The results reveal that the size of the urban built-up area had no significant impact on urban economic output, and that the increase in the built-up area did not significantly increase economic output during urbanization. Therefore, increasing urban economic output by expanding urban built-up areas is neither effective nor desirable, particularly given its profound impacts on the natural environment. This is consistent with the findings of Chen et al. (2016). Although land finance promotes urban economic growth (Zhang et al., 2008; Lin, 2014), it is unsustainable due to its myriad environmental impacts (Jiang et al., 2009; Bai et al., 2012). The expansion of urban land in China presents a typical growth model of non-intensive use (Li et al., 2014; Zhang et al., 2016), leading to severe ecological and environmental problems such as biodiversity and ecosystem services loss and pollution (Cao et al., 2016; Chen, 2007; Wu et al., 2013; Long et al., 2014; Song and Deng, 2015; Zhang and Xu, 2016). Therefore, land expansion is no longer a reasonable and feasible urban economic development strategy (He et al., 2013).

5.1.2 Capital and labor

The results show that the larger the capital stock and the higher the employment number index, the larger the urban economic output; and an increase in capital input and labor force is effective for improving urban economic output, which is consistent with existing research (Cheng and Shi, 2008; Zhao, 2008; Deng, 2010; Shi, 2014; Liu and Xue, 2021). China’s labor-intensive industries are dominated by the manufacturing industry, which adds low value (Hu, 2006) and was severely impacted by the 2008 financial crisis (Liu R L, 2009). Additionally, China’s economy has entered a “new normal,” and its economic growth has slowed down (Jin et al., 2015; Chen and Zhu, 2016). China is also facing the risk of entering a “middle-income trap” (Mao, 2018; Wu and He, 2018). In response to this series of problems and challenges, industrial restructuring is urgently needed. Labor-intensive industries have economic and social significance and need long-term and dynamic development (Gao, 2008; Liu J S, 2009a, 2009b; Sun and Chen, 2014). Therefore, China must coordinate the development of labor-intensive industries and capital-intensive industries (Deng and Wang, 2010). Labor-intensive industries in China need to move toward higher technology content and higher value-added contributions in the production of goods and services (Su, 2013; Xue and Su, 2014). Industrial transfers should be managed correspondingly (Yin and Yin, 2013), especially accounting for potential shocks to the labor market (i.e., sudden and large-scale shocks to the labor market).

5.1.3 Wage share in GDP

This study also found that the higher the proportion of wages to GDP, the lower the urban economic output. The proportion of wages to GDP is an important indicator for measuring the initial distribution of national income, and is also a key indicator of social equity (Li, 2006; Ye, 2010; Gong and Qin, 2011; Zhang and Zhou, 2012). According to existing research, China’s wage share to GDP has been low for a long period of time, and is still declining (Xiao, 2010; Xu, 2011; Zhang et al., 2012; Guo and Di, 2014; Zhang, 2014; Yao, 2016), since wage growth cannot keep up with GDP growth (Hu, 2010; Wang and Lv, 2015). This has become a prominent problem (Wu and Pan, 2013), as the unbalanced distribution of national income may bring social and economic instabilities (Li, 2006; Ye, 2010; Gong and Qin, 2011; Zhang and Zhou, 2012; Zhang et al., 2012; Guo and Di, 2014; Zhang, 2014). But this study shows that the change of the proportion of wages to GDP has no significant impact on urbanization economic output. Therefore, appropriate adjustment of the proportion of wages to GDP will not significantly affect the urbanization economic output, moreover, it is an indispensable and important issue for public policy.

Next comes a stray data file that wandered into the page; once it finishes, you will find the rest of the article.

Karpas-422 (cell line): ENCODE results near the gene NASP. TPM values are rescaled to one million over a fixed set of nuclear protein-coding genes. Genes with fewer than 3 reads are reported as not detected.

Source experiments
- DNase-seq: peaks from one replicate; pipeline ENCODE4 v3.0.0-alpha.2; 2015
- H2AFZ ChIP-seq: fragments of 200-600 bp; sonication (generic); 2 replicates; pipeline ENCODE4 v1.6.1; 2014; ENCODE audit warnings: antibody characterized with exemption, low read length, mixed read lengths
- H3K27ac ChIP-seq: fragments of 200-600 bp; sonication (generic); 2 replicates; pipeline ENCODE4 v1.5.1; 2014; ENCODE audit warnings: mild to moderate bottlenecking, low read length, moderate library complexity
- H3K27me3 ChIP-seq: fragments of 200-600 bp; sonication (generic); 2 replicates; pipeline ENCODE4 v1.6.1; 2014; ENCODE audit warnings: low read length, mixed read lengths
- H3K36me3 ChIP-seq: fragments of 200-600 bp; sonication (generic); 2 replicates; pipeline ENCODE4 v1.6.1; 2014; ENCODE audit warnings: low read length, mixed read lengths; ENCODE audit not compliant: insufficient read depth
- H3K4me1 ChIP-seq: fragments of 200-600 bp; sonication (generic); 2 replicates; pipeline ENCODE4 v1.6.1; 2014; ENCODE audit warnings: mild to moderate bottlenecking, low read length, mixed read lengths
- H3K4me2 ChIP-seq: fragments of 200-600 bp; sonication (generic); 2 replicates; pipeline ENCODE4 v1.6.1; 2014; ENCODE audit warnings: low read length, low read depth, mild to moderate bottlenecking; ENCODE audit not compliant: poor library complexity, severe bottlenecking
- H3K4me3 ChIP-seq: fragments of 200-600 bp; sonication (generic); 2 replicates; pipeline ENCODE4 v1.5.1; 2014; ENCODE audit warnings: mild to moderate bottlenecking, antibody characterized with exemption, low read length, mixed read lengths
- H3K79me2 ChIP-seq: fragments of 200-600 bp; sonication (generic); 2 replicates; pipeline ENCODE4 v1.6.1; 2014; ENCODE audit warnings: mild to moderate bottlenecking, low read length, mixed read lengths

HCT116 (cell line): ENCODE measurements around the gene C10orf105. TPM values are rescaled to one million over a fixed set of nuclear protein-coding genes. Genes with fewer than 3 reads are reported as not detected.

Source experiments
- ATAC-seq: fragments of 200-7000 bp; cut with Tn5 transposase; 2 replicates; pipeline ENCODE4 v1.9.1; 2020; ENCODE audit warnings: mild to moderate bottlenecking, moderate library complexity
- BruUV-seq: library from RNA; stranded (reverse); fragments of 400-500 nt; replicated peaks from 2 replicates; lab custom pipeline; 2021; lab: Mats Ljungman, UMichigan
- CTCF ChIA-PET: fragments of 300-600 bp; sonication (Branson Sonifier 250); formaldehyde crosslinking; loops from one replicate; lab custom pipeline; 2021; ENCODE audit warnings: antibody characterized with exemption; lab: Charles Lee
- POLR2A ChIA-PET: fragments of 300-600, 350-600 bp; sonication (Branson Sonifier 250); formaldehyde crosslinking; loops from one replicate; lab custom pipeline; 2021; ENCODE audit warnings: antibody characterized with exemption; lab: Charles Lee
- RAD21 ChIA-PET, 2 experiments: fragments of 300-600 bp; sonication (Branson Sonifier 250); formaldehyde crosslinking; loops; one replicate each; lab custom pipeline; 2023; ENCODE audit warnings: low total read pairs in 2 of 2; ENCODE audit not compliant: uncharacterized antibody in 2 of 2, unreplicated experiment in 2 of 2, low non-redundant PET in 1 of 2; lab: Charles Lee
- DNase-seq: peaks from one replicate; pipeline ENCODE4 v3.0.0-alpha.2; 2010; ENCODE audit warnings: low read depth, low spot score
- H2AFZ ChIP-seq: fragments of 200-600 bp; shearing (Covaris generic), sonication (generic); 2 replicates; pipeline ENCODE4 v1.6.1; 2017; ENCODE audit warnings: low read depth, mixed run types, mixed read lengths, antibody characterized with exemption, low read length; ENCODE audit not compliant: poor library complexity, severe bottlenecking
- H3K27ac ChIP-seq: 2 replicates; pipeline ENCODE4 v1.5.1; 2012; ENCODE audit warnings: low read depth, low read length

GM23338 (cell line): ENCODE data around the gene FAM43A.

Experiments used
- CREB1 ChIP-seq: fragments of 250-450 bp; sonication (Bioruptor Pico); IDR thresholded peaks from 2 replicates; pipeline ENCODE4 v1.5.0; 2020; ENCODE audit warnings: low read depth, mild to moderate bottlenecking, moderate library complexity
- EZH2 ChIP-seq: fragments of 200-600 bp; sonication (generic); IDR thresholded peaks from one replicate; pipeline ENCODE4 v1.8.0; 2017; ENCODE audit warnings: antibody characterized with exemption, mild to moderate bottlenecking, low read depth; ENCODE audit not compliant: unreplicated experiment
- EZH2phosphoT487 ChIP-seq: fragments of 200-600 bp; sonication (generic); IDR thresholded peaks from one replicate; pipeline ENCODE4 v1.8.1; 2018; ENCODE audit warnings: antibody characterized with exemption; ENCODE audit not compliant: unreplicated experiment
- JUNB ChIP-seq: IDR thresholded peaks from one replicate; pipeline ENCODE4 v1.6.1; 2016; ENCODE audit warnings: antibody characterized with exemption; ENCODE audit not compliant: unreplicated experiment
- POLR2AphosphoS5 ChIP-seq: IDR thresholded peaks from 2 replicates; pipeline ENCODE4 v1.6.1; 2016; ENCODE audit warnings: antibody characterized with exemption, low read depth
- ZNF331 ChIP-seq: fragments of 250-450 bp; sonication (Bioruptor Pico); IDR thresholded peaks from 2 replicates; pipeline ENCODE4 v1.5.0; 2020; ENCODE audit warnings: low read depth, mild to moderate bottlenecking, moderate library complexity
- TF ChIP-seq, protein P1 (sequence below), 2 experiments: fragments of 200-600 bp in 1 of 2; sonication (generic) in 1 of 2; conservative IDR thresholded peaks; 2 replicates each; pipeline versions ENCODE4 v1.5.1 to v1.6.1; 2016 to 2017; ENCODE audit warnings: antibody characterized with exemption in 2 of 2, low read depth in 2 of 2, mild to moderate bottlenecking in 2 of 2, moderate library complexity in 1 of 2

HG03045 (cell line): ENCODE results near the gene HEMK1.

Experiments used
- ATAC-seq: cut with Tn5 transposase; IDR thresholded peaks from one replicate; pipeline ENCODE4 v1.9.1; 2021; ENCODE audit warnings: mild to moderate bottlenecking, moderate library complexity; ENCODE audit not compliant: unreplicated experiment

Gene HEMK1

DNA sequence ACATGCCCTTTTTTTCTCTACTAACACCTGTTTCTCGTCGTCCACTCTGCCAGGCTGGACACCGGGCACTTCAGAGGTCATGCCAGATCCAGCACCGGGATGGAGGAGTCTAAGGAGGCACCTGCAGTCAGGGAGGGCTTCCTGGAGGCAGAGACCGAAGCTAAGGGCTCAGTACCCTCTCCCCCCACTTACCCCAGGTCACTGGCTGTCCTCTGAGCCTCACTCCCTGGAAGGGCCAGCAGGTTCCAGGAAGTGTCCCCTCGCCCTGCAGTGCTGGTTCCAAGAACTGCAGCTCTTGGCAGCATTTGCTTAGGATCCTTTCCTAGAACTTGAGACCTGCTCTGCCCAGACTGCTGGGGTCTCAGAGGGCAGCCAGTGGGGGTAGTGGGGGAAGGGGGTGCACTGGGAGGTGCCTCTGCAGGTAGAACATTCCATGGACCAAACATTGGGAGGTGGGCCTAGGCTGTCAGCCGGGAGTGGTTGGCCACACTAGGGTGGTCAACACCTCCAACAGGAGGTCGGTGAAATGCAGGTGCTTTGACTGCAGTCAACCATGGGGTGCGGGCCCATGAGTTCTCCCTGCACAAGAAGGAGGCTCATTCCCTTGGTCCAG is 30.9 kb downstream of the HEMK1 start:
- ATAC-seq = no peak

5.1.4 Population

This study shows that population size, population density, and population urbanization rate have a significant positive effect on urban economic output, and population density and population urbanization rate also have a significant positive effect on economic output during urbanization. To some extent, population size, population density, and population urbanization rate all affect urban economic output by affecting the size of the urban labor force (Peng and Tan, 2007). Sufficient labor resources can contribute to capital accumulation (Liu and Zhang, 2016), which increases urban capital input and capital stock, thus increasing urban economic output. Compact cities are more conducive to resource conservation (Su, 2011) and economic efficiency. With proper urban planning and design, compact cities have the potential to become more sustainable (Chen et al., 2008; Seema, 2010), livable (Raman, 2010), and energy-saving (Hui, 2001). Finally, the finding that population urbanization promotes economic growth is consistent with those of earlier studies in China (Wang, 2003; Shi and Wang, 2012; Liu et al., 2016).

5.1.5 Proportion of local fiscal expenditure to GDP

The results show that the proportion of local fiscal expenditure to GDP is not the key to improving urban economic output. This is because the proportion of local fiscal expenditure to GDP can not represent the amount of local fiscal expenditure. Cities with a high proportion of local fiscal expenditure to GDP tend to have a lower local economic development level, and even a fiscal deficit (Zhang, 1997). Most studies show that government expenditure is important for promoting economic development (Han, 2008; Gao and Ju, 2010; Zhang, 2016), consistent with our study, although there are other studies that have put forward opposing conclusions (Yang and Ao, 2014; Sun, 2019).